The news last week that the NUT has given its public support to the No More Page 3 campaign got me thinking a bit about schoolchildren and their exposure to sexualised images. The wonderful Charlie Free on the Unfinished blog did some research some time ago into the Sun’s archives. She came up with some uncomfortable images from the eighties, where Page 3 was given over to a ‘Back to School’ theme, featuring topless models in school ties and straw boaters and other schoolgirl paraphernalia. (There was no outcry about this at the time, and subsequently we have heard many news stories about child sexual abuse in the eighties, with the accompanying platitude that attitudes have changed since then).
When I saw these pictures, first of all I was shocked because I REMEMBERED THEM! (They must have left a lasting impression, especially odd when you consider that I have never bought the Sun…) And second of all, I remembered my college graduation yearbook picture from 1981, so I went and dug it out. Here it is :
My boyfriend at the time drew the picture of me, and helpfully added a caption cut out of the Sun’s Page 3, as a sort of joke I think… (We’re no longer together. Obviously). He doctored the caption slightly, by substituting a couple of words, to make it more applicable to me, but clearly the message is that this is supposed to be a schoolteacher we are looking at.
Here is the caption in full :
‘Helen’s in a class of her own! Huggable Helen is every schoolboy’s ideal Miss. And she nearly followed her parents into (…). But Helen soon realised that her classy looks score top marks in the Ooh-level ratings – and decided to turn to (…).’
In the original version she clearly decided to turn to teaching, as she is now the ideal ‘Miss’ for all those schoolboys… It’s a shame the original Page 3 girl is lost because, judging by the Sun’s imaginative depiction of schoolgirls, we would be in for a real treat with the school TEACHER! I like to imagine her in a mortar board, possibly with a ruler in one hand and a naughty glint in her eye, dominatrix-style.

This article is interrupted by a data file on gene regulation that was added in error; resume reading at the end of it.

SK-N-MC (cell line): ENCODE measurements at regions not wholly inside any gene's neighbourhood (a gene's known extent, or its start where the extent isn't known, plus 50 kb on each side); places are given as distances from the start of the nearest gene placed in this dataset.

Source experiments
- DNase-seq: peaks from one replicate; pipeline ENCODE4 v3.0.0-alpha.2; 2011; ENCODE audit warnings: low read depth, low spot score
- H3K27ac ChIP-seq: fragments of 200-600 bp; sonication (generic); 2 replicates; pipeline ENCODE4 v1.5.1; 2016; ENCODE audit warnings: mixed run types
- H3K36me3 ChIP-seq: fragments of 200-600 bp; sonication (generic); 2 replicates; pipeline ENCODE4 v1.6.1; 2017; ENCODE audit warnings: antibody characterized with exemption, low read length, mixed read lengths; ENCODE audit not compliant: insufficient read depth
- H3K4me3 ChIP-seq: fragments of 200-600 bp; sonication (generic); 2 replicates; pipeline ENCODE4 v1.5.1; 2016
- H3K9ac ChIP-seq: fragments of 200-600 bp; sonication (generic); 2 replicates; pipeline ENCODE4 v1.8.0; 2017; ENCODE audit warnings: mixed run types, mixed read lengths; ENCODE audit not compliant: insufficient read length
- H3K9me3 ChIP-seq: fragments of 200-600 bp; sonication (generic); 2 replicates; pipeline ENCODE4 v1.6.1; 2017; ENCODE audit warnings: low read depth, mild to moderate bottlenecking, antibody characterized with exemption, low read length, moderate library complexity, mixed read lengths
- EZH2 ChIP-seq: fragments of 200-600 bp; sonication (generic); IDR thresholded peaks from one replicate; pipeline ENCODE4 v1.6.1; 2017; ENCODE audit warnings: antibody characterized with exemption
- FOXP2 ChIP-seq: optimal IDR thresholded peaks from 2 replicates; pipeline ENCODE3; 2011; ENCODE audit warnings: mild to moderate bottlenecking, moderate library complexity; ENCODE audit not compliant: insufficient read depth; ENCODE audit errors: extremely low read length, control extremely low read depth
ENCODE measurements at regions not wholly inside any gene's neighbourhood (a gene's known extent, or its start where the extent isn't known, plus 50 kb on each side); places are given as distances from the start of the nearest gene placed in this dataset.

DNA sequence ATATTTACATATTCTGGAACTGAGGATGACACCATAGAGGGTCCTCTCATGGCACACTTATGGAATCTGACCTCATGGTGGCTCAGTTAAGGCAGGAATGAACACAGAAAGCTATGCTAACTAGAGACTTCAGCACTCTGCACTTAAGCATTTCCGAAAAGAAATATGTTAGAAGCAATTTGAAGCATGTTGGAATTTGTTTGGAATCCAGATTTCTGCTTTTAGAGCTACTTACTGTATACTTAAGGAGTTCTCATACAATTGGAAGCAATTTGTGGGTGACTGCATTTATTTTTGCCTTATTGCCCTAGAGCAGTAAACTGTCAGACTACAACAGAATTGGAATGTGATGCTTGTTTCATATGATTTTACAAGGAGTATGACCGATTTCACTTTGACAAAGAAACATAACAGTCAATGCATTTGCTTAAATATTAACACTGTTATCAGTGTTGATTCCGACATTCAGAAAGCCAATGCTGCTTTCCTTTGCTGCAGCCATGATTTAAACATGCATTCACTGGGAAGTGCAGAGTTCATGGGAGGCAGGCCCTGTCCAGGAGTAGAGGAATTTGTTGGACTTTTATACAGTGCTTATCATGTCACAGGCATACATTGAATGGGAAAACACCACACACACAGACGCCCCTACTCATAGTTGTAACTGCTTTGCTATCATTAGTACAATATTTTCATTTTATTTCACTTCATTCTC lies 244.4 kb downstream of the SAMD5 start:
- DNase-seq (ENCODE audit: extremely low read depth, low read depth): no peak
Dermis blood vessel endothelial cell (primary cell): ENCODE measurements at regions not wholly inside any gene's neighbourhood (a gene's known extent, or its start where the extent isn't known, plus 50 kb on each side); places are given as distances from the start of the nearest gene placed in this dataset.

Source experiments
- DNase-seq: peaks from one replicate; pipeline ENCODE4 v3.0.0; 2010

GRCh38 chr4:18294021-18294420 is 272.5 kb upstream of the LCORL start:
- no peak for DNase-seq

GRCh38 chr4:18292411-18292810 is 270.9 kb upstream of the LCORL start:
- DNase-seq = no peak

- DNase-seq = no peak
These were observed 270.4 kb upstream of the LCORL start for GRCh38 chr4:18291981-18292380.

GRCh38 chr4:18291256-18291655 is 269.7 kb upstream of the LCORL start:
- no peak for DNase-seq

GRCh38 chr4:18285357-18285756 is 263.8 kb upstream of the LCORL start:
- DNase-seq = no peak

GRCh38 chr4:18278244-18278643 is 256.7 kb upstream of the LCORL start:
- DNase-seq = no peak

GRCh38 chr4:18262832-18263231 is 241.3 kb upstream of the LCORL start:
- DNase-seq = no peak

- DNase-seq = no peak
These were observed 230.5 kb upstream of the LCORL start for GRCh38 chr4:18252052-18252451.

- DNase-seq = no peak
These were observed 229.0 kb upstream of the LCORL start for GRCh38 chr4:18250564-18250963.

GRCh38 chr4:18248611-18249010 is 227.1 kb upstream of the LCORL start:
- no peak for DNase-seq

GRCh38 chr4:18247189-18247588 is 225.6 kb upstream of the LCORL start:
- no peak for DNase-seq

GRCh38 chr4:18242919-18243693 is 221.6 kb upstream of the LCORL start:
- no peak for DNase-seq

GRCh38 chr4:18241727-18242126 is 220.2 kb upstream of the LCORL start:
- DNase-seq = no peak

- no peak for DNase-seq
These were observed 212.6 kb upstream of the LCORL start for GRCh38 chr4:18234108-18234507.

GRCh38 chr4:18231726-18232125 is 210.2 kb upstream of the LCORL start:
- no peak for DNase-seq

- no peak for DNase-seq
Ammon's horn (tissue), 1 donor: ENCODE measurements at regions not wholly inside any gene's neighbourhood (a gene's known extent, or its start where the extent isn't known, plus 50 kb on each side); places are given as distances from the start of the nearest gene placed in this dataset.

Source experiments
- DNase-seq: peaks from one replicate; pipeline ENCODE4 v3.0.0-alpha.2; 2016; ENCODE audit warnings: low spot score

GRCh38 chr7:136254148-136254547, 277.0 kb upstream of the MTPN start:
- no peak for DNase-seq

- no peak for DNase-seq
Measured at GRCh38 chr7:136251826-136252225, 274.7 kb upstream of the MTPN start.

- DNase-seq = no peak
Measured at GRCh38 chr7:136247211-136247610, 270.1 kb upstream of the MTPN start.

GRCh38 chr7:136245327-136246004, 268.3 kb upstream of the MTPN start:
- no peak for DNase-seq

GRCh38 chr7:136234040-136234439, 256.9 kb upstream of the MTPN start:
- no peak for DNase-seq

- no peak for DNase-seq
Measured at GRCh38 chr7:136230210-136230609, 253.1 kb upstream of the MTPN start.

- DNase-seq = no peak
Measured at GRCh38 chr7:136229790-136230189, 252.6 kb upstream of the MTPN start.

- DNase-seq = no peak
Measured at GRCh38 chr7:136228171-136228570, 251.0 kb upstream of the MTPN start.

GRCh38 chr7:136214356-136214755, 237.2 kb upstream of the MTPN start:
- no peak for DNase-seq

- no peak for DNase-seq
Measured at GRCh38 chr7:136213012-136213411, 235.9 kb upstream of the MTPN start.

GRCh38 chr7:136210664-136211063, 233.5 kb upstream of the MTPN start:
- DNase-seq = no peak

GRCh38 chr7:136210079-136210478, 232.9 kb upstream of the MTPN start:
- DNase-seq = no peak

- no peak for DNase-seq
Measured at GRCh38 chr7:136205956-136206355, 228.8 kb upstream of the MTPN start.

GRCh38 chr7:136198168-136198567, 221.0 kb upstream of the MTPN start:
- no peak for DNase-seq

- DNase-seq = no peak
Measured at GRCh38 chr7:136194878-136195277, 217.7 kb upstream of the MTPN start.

The message is clear – it’s ok for schoolboys to view their teachers as sex-objects. In the same era that the Sun was sexualising school GIRLS, it was giving the message to school BOYS that any woman in their lives was fair game for sexual objectification, even their teachers. Never mind that a woman was a professional, deserving of respect, it was ok to assess her on the basis of her breasts.
When we say that the depiction of schoolgirls (or teachers) would not be acceptable now because times have changed, we are acknowledging that the media reflects and to some extent reinforces cultural norms. Back in the eighties the captions attached to Page 3 ‘stunnas’ were bits of nonsense filled with bad puns, because even then you couldn’t just put a topless girl in the paper with no ‘explanation’. The captions served the purpose of making these pictures ‘just a bit of fun’ rather than ‘soft porn’. I am interested now, looking back, to realise how normalised these images had already become to me at that stage in my life.
I realise I make a very unlikely Page 3 girl, what with that abnormally large hitch-hiking thumb, and the punk haircut, but that reminds me that this was, after all, the height of the punk era. It was a time that was full of exceptional and original female talent. Women like Patti Smith, Siouxsie Sioux and Poly Styrene were challenging the notion of what it meant to be female and in the spotlight. Bands like the Slits and Kleenex were uncompromising in their determination to be on a level playing field with the boys, and were defiant in their refusal to use sex to sell their music. Not everyone was a punk, but youth culture was rebelling against many of the stereotypes in society, including the role of women. Maybe it was all too challenging for Britain’s favourite daily paper, and Page 3 was then, as I suspect it is now, an attempt to keep women in their passive and man-pleasing place. Whatever the reason, I can’t help thinking that, even back then, the Sun was completely out of step with women, and WAY behind the times.